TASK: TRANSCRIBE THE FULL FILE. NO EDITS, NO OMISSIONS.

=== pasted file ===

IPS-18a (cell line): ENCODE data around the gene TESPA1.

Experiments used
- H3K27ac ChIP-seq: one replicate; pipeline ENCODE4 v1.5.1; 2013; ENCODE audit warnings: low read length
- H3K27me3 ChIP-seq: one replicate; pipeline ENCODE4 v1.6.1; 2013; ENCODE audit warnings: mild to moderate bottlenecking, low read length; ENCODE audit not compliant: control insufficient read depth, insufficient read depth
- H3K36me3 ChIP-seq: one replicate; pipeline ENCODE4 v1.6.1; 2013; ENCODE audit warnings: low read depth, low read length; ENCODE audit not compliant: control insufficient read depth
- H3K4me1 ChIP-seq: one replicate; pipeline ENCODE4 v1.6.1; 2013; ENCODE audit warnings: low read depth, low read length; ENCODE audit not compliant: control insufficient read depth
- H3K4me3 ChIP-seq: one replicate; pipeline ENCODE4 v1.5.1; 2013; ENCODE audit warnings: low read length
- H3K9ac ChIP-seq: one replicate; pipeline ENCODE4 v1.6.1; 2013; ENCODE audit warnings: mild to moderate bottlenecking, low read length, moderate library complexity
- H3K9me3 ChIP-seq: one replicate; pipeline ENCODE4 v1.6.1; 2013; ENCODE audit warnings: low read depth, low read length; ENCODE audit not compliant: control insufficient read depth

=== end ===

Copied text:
IPS-18a (cell line): ENCODE data around the gene TESPA1.

Experiments used
- H3K27ac ChIP-seq: one replicate; pipeline ENCODE4 v1.5.1; 2013; ENCODE audit warnings: low read length
- H3K27me3 ChIP-seq: one replicate; pipeline ENCODE4 v1.6.1; 2013; ENCODE audit warnings: mild to moderate bottlenecking, low read length; ENCODE audit not compliant: control insufficient read depth, insufficient read depth
- H3K36me3 ChIP-seq: one replicate; pipeline ENCODE4 v1.6.1; 2013; ENCODE audit warnings: low read depth, low read length; ENCODE audit not compliant: control insufficient read depth
- H3K4me1 ChIP-seq: one replicate; pipeline ENCODE4 v1.6.1; 2013; ENCODE audit warnings: low read depth, low read length; ENCODE audit not compliant: control insufficient read depth
- H3K4me3 ChIP-seq: one replicate; pipeline ENCODE4 v1.5.1; 2013; ENCODE audit warnings: low read length
- H3K9ac ChIP-seq: one replicate; pipeline ENCODE4 v1.6.1; 2013; ENCODE audit warnings: mild to moderate bottlenecking, low read length, moderate library complexity
- H3K9me3 ChIP-seq: one replicate; pipeline ENCODE4 v1.6.1; 2013; ENCODE audit warnings: low read depth, low read length; ENCODE audit not compliant: control insufficient read depth